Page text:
Once upon a time, like how I first laid my eyes on the Berkeley bag and decided that would be one to covet, Jaan was it. Back then it was Chef Andre Chiang helming the kitchens and just someday I would pay it a visit – after saving up the pennies of course. Somehow Andre was set up and the kitchen was taken over by another and still garnered rave reviews. For sure, Andre has already won the heart and I am still raring for the next visit but I thought a visit to Jaan would be fair to see if Chef Andre is that awesome or the visit was riding on the high of post-Jaan popularity. One point to prove; was Jaan famous because of Chef Andre or regardless the chef, it would be stunning nonetheless.
I booked my table at Jaan well in advance – for fireworks at the preview. There are limited tables with the window view and the earlier you book, the higher chance there is for the window table. I was told one booked in May for the dinner in August – it’s these sort of customers who generate the overhype. Jaan is located on the 70th storey and well tucked away from City Space and even Equinox – which proved later to have a better view of the fireworks. For one, it rained cats and dogs earlier and the windows ended up foggy which obstructed the view and secondly, the fireworks seemed drenched and barely the magnificent display I was eyeing. Major disappointment as it is. Both of us had the Prestige menu of the summer artisanal menu by Chef de Cuisine Julien Royer, one that they claim to be built around a passion to showcase the freshest ingredients through simple but beautiful dishes that reflect both culinary tradition and creativity.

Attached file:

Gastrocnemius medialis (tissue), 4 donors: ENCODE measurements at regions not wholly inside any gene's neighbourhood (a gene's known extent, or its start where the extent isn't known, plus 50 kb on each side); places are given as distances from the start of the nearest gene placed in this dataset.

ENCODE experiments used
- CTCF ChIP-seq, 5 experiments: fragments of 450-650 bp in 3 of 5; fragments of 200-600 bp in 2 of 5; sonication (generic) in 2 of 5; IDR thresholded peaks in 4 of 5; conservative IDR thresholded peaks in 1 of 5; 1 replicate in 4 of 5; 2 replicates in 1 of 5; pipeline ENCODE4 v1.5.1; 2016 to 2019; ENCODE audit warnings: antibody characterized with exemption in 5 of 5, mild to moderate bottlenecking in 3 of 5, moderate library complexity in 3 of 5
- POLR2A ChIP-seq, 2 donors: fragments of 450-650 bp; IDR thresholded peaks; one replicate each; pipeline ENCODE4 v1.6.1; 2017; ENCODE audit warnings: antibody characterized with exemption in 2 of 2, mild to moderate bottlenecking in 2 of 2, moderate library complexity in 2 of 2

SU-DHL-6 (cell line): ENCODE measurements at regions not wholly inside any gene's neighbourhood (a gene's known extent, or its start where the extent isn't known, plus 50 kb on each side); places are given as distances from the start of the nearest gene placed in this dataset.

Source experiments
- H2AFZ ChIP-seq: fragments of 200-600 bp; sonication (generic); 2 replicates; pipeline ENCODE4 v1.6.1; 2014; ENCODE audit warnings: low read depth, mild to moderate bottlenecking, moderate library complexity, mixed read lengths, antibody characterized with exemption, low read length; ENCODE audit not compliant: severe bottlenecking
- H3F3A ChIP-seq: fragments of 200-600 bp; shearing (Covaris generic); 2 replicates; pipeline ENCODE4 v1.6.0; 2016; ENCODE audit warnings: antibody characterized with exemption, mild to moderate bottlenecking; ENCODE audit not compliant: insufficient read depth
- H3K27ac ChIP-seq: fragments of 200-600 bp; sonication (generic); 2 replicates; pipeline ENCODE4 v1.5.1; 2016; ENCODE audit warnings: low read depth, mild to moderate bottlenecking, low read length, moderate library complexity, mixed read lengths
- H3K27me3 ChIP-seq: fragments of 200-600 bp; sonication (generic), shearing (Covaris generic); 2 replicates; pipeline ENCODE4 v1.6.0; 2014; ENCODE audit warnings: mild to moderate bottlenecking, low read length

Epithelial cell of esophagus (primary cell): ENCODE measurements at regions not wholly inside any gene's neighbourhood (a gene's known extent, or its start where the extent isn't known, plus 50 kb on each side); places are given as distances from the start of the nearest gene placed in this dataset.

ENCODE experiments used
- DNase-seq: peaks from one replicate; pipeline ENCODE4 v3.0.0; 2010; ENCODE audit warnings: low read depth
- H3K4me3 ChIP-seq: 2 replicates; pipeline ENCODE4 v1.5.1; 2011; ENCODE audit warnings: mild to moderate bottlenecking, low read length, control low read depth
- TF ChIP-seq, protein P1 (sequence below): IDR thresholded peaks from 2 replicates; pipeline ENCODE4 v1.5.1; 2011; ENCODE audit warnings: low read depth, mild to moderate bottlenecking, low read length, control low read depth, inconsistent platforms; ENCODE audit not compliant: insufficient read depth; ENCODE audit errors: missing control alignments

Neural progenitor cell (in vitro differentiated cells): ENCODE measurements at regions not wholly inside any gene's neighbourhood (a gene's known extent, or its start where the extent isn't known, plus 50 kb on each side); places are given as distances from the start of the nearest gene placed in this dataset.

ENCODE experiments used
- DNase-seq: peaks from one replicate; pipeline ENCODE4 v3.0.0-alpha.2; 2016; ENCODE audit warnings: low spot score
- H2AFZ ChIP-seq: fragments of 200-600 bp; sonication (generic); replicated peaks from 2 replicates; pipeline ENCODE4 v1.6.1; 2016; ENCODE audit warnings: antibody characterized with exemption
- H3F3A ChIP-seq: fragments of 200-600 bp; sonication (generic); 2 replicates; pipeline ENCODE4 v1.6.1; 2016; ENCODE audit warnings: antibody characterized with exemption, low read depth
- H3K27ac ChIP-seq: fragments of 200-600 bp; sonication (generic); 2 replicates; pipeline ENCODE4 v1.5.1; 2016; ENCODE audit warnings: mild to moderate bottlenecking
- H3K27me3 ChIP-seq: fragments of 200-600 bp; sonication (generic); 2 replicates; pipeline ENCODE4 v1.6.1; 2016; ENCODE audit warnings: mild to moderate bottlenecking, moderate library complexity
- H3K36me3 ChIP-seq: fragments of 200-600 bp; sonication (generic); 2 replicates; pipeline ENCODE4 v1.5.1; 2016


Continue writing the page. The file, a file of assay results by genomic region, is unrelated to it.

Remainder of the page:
Spot them chestnuts?
Light crisps with barely much flavour.
My tub of hummus.
Complimentaries of crisps with chestnut puree, crispy chicken skin, potato cantal cheese ball with tarragon puree and smoked fresh eel topped with teriyaki jelly. The skins were crispy, croquette infused with Indian herbs and the eel was rather blah in my opinion. Sure enough plating and presentation were impressive but the first stop was disappointing as it is.
Chilean white was recommended for pairing with the night’s menu and it surprised us for a smooth and light finish. Pity I did not get the name of the wine though!
Mushroom Cappucino and walnuts to start the meal, I found this a tad thin and lacking in flavour though the crunchy nuts was an interesting twist.
Black truffle brioche, walnut and raisin bread, baguette and sourdough with unsalted butter and salt. Amongst all, I found comfort in the sourdough that looked like buttcheeks to me. Pardon the language but it stood out for its chewiness.
Dome of unsalted butter.
Cannelloni of New Caledonian Obsiblue Prawn and Avocado
Chorizo Iberico, black mushrooms, osceitra caviar
Cute spoon alert!
The fun of having eggs served in an egg tray.
55’ Rosemary Smoked Organic Egg
Garden peas, black trumpets, bellotta, cepe nougatine
Lift and be greeted by a lovely fragrance while I partook of the heavenly organic runny egg.